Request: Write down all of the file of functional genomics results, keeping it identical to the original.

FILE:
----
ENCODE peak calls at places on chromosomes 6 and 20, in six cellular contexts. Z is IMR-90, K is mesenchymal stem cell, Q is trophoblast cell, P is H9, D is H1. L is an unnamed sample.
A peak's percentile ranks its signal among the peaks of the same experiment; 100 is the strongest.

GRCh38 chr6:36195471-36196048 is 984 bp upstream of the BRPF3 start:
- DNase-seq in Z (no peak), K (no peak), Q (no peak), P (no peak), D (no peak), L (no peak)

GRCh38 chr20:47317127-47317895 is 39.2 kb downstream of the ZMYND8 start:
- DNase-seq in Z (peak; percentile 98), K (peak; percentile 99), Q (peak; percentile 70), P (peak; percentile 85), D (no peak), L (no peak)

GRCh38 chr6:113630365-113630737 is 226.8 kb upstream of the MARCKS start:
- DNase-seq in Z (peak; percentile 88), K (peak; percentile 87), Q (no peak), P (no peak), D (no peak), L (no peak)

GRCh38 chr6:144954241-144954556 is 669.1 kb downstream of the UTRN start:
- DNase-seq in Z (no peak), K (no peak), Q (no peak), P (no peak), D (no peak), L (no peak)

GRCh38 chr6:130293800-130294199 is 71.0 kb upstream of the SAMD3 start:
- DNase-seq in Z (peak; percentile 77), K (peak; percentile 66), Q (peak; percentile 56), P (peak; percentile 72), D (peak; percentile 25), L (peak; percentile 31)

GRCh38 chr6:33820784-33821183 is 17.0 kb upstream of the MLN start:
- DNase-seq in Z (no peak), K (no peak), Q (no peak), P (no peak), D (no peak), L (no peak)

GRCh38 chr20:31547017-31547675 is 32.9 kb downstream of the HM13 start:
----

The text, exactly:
ENCODE peak calls at places on chromosomes 6 and 20, in six cellular contexts. Z is IMR-90, K is mesenchymal stem cell, Q is trophoblast cell, P is H9, D is H1. L is an unnamed sample.
A peak's percentile ranks its signal among the peaks of the same experiment; 100 is the strongest.

GRCh38 chr6:36195471-36196048 is 984 bp upstream of the BRPF3 start:
- DNase-seq in Z (no peak), K (no peak), Q (no peak), P (no peak), D (no peak), L (no peak)

GRCh38 chr20:47317127-47317895 is 39.2 kb downstream of the ZMYND8 start:
- DNase-seq in Z (peak; percentile 98), K (peak; percentile 99), Q (peak; percentile 70), P (peak; percentile 85), D (no peak), L (no peak)

GRCh38 chr6:113630365-113630737 is 226.8 kb upstream of the MARCKS start:
- DNase-seq in Z (peak; percentile 88), K (peak; percentile 87), Q (no peak), P (no peak), D (no peak), L (no peak)

GRCh38 chr6:144954241-144954556 is 669.1 kb downstream of the UTRN start:
- DNase-seq in Z (no peak), K (no peak), Q (no peak), P (no peak), D (no peak), L (no peak)

GRCh38 chr6:130293800-130294199 is 71.0 kb upstream of the SAMD3 start:
- DNase-seq in Z (peak; percentile 77), K (peak; percentile 66), Q (peak; percentile 56), P (peak; percentile 72), D (peak; percentile 25), L (peak; percentile 31)

GRCh38 chr6:33820784-33821183 is 17.0 kb upstream of the MLN start:
- DNase-seq in Z (no peak), K (no peak), Q (no peak), P (no peak), D (no peak), L (no peak)

GRCh38 chr20:31547017-31547675 is 32.9 kb downstream of the HM13 start: